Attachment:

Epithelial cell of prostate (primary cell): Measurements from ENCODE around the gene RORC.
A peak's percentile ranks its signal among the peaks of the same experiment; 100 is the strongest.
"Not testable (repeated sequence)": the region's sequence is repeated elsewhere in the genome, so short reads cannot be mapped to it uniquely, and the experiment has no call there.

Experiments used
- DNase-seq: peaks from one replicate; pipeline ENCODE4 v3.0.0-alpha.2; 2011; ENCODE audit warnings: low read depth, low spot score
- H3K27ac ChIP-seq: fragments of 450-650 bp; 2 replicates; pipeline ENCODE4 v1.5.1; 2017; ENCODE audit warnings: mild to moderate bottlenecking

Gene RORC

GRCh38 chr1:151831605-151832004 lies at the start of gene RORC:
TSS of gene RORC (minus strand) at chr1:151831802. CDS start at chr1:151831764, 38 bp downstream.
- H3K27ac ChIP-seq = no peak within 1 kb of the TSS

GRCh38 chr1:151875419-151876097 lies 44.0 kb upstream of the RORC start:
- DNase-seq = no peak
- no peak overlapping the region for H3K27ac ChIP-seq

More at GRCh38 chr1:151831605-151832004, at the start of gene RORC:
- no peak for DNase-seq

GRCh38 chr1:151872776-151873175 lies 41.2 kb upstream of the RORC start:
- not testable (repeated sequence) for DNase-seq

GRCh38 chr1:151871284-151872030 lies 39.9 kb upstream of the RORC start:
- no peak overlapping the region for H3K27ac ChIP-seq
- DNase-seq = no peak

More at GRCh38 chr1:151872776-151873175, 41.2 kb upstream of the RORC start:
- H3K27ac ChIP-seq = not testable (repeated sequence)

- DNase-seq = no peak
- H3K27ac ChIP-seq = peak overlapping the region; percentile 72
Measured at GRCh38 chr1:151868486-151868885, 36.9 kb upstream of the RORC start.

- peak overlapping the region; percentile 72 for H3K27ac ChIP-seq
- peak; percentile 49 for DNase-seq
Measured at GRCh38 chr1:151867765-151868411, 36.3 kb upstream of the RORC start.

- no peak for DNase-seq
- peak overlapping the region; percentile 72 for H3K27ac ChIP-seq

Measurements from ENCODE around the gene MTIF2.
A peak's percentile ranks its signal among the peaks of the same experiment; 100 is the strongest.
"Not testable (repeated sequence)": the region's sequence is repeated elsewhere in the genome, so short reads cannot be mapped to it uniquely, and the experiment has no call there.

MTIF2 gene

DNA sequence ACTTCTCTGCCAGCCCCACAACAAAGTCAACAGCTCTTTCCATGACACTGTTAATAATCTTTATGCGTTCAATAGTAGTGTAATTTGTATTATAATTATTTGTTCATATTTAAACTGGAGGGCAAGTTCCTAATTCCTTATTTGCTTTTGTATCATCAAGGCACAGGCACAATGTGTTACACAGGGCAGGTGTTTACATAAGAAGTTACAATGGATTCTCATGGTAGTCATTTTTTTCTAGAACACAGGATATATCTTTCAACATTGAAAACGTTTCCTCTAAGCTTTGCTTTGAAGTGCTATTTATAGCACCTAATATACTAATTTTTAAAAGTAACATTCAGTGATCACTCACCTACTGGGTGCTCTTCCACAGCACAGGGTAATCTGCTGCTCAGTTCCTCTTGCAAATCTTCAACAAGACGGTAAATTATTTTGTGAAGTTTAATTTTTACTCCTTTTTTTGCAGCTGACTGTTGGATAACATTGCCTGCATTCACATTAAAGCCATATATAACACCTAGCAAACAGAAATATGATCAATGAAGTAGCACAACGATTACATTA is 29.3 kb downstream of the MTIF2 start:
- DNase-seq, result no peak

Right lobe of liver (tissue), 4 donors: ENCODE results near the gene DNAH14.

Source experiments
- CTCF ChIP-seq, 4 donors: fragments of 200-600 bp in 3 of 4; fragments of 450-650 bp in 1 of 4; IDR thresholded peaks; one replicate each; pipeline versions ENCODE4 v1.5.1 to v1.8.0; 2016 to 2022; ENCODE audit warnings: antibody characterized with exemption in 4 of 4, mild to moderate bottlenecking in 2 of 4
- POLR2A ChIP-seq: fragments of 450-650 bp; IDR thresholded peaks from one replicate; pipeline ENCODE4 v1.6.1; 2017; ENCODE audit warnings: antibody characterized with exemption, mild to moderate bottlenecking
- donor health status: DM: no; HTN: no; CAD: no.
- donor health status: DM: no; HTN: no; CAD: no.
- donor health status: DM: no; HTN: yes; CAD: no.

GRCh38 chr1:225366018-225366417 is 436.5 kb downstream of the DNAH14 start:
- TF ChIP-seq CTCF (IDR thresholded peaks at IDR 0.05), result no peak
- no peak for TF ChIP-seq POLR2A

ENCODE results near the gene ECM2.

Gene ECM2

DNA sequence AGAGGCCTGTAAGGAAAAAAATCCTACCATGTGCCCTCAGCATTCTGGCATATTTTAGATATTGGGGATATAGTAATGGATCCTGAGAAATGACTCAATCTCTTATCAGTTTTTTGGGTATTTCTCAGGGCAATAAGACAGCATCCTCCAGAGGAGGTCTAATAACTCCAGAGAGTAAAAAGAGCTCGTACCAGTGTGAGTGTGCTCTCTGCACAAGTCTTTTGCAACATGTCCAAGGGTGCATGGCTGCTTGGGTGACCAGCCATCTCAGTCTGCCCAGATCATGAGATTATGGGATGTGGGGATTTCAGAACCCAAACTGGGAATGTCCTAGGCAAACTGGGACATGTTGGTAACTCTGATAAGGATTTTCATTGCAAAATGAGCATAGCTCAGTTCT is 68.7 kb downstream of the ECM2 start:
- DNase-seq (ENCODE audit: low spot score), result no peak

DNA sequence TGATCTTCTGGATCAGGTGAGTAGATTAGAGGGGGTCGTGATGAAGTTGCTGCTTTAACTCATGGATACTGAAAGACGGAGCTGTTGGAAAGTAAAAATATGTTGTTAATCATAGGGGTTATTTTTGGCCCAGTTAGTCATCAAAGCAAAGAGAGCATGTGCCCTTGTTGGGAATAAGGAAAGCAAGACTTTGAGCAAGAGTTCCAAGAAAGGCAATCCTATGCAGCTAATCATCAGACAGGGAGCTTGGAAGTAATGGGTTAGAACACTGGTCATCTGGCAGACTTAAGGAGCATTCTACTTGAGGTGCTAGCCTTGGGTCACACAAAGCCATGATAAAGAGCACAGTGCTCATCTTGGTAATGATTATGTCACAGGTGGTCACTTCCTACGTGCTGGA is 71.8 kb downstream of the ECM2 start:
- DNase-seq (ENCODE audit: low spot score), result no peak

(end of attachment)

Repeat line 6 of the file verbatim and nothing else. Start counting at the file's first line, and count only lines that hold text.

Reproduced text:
- H3K27ac ChIP-seq: fragments of 450-650 bp; 2 replicates; pipeline ENCODE4 v1.5.1; 2017; ENCODE audit warnings: mild to moderate bottlenecking